Introduction

The Minimum Message Length (MML) principle (Wallace and Boulton, 1968; Wallace and Freeman, 1987; Wallace and Dowe, 1999; Wallace and Boulton, 1975) is often considered to be a Bayesian method for model class selection and (invariant) point estimation. This is apparently due to the method of the widely used MML87 approximation (Wallace and Freeman, 1987). Such a description is a generalisation that does not hold for all MML approximations since for strict MML (Wallace and Boulton, 1975) (Wallace and Freeman, 1987, page 242) (Wallace and Dowe, 1999), and some other approximations (including those we present in this paper), the notion of model selection does not exist.

A more general description of MML methods is that they give an invariant criterion for selecting a countable set of weighted point estimates from a Bayesian posterior distribution/density. The derivation and definition of the ``objective" functions found in the many MML approximations are motivated by ideas from information theory and Bayesian statistics. What all of the MML approximations have in common is that they attempt to estimate the codebook which minimises the expected length of a special^{1} two-part message encoding the point estimate and data.

The MML principle complements standard Bayesian methods. It provides an invariant and ``objective" means to construct an epitome, or brief summary, of a posterior distribution. Such an epitome can be used for point estimation, human comprehension and for fast approximation of posterior expectations. In this paper we investigate a Markov Chain Monte Carlo-based methodology called Message from Monte Carlo (MMC) (Fitzgibbon, Dowe, and Allison, 2002b,a) that is being developed for constructing MML epitomes. The contribution of this paper is in the refinement of the MMC method - we use more accurate approximations, give extensions to the algorithms, and investigate the behaviour of the method on new problems.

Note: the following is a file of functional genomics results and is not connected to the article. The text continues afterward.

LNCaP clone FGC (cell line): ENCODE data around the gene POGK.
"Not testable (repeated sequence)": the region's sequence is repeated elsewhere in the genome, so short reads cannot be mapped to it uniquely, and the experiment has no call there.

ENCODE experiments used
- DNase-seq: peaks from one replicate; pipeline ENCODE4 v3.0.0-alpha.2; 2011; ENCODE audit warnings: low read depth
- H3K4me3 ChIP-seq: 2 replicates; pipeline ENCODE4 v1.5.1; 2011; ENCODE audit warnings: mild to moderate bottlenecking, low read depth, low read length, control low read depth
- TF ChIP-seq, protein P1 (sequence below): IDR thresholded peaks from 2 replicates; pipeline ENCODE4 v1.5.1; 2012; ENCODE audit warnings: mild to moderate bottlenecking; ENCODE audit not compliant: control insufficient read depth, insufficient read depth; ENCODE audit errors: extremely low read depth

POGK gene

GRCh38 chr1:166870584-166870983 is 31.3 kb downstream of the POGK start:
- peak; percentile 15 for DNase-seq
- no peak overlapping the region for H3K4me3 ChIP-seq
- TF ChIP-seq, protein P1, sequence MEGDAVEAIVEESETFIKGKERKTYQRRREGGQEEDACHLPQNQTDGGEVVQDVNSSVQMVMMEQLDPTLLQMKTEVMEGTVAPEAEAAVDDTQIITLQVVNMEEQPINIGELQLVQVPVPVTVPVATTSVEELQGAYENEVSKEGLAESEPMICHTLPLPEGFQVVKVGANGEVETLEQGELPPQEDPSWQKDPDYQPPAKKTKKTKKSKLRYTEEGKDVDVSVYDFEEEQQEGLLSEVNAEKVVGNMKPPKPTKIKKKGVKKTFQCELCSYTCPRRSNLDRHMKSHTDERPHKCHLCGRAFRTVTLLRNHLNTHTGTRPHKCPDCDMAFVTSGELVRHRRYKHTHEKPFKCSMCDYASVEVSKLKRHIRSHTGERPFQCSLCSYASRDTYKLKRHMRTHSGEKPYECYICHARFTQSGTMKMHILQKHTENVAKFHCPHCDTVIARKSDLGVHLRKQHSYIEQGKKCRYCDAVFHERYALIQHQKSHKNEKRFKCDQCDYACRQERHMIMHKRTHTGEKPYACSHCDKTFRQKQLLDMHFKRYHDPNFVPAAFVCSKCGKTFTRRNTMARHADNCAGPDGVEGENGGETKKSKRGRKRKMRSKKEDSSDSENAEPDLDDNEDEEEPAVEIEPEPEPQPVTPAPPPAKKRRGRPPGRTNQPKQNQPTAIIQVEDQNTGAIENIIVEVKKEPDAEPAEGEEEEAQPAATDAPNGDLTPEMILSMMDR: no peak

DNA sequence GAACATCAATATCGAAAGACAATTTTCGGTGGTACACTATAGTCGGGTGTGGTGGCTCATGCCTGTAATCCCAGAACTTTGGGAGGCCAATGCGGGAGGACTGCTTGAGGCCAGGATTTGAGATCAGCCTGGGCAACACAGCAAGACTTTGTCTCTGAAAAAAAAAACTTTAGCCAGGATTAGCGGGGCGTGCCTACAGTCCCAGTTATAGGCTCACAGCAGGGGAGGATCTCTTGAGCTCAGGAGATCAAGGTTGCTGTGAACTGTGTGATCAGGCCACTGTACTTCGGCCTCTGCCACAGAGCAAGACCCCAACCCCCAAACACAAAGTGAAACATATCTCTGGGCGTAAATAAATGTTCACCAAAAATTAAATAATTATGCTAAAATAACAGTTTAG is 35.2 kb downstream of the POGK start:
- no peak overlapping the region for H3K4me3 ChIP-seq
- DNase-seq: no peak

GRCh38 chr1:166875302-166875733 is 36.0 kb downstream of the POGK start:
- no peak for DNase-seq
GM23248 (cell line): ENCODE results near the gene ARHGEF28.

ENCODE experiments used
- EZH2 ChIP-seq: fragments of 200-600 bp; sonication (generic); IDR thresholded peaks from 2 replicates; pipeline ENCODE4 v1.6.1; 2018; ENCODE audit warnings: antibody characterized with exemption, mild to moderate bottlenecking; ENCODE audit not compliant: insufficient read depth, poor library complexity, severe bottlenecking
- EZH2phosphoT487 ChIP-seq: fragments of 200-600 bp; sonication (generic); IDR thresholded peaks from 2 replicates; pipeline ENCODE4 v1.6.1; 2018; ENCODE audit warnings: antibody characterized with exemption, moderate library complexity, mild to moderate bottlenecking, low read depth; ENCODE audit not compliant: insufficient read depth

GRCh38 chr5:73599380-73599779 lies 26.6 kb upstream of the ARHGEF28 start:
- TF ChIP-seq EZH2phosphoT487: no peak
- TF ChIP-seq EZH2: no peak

In the first section we briefly define the problem of constructing an epitome of a posterior distribution. We then discuss the use of the MML instantaneous codebook as an epitome that has desirable properties which we describe as Bayesian Posterior Comprehension. In Section 3 we introduce elements of the Message from Monte Carlo (MMC) methodology. In Section 4 we give an MMC algorithm suitable for unimodal likelihood functions of fixed dimension. The algorithm is demonstrated for parameter estimation in a binomial regression problem and link selection in a generalised linear model. Section 5 briefly discusses an algorithm suitable for multimodal likelihood functions of fixed dimension. An algorithm for variable dimension posterior distributions is given in Section 6 and demonstrated using a multiple change-point estimation problem and synthetic data. Further work is discussed in Section 7, and the conclusion can be found in Section 8.